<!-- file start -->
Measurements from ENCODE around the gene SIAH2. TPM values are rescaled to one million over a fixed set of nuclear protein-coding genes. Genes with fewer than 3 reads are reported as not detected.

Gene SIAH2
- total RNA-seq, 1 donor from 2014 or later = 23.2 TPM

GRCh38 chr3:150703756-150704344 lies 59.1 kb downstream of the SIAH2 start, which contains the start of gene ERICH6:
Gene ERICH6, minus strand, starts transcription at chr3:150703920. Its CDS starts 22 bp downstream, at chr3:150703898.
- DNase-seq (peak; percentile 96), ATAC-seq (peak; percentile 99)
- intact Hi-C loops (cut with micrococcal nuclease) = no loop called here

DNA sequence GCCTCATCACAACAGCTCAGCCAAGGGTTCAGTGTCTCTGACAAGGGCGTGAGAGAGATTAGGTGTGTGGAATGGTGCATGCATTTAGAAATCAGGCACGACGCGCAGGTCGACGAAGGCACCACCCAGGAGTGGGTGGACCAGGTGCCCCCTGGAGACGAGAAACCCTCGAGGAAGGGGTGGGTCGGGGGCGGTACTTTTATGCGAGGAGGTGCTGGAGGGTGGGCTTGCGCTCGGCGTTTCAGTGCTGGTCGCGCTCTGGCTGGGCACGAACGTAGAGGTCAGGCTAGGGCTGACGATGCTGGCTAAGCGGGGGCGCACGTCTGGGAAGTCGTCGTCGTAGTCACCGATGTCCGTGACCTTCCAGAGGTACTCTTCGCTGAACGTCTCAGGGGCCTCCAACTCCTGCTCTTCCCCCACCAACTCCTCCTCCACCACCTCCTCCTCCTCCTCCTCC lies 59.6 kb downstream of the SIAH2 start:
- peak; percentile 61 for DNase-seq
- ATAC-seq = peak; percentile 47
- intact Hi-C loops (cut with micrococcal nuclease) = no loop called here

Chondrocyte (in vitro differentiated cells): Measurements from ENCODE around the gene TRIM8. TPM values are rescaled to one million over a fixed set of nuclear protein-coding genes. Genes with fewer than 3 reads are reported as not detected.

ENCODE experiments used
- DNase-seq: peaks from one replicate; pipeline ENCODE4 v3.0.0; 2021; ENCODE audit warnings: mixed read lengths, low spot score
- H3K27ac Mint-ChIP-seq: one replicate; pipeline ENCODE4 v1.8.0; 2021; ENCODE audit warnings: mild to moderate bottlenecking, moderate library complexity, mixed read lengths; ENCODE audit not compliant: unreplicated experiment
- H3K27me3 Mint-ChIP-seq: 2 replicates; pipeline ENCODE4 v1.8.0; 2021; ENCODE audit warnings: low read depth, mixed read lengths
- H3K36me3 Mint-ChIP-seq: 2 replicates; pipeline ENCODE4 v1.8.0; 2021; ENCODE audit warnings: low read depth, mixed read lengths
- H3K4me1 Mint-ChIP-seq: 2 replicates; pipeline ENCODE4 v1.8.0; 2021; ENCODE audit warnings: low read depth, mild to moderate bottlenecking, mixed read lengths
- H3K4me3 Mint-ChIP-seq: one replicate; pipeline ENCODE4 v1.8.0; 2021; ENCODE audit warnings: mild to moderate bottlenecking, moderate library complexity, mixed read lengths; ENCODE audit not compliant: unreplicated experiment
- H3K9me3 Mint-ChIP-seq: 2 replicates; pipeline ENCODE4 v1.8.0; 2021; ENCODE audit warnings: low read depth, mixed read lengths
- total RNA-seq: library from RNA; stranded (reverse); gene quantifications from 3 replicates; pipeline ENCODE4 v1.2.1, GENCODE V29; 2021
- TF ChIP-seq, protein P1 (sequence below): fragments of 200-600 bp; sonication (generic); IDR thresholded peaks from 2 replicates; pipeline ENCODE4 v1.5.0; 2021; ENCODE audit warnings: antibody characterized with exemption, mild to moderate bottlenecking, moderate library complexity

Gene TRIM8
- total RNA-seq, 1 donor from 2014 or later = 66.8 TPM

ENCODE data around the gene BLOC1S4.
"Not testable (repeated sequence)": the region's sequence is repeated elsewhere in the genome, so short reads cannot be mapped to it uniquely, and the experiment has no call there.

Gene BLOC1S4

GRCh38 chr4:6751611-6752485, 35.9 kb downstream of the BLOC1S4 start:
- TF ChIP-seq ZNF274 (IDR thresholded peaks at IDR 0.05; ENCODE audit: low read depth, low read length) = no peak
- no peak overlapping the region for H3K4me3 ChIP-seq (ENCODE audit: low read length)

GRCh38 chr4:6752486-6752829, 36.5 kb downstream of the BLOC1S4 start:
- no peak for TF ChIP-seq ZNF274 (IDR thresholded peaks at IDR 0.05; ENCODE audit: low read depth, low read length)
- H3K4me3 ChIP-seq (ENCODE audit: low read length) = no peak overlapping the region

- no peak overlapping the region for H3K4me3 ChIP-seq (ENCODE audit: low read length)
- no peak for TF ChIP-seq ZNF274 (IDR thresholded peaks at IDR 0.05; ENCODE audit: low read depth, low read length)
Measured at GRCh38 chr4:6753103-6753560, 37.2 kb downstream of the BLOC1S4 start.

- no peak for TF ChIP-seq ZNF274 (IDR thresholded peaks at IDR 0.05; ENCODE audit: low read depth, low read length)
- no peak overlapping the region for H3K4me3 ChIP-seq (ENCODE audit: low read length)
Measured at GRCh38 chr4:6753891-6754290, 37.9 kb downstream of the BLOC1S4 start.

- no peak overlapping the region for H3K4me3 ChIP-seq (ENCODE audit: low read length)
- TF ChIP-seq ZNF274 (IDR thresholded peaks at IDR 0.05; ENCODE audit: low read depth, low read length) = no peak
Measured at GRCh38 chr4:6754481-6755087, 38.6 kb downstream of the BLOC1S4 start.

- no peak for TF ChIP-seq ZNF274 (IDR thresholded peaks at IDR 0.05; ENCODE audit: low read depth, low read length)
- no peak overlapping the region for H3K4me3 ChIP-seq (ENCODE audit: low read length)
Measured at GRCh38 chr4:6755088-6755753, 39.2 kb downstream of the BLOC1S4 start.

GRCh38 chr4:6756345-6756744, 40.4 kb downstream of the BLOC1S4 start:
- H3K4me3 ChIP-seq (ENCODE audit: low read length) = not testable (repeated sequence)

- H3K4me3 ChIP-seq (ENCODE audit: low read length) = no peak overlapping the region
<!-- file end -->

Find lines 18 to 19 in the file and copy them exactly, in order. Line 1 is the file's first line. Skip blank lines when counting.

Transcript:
- H3K4me1 Mint-ChIP-seq: 2 replicates; pipeline ENCODE4 v1.8.0; 2021; ENCODE audit warnings: low read depth, mild to moderate bottlenecking, mixed read lengths
- H3K4me3 Mint-ChIP-seq: one replicate; pipeline ENCODE4 v1.8.0; 2021; ENCODE audit warnings: mild to moderate bottlenecking, moderate library complexity, mixed read lengths; ENCODE audit not compliant: unreplicated experiment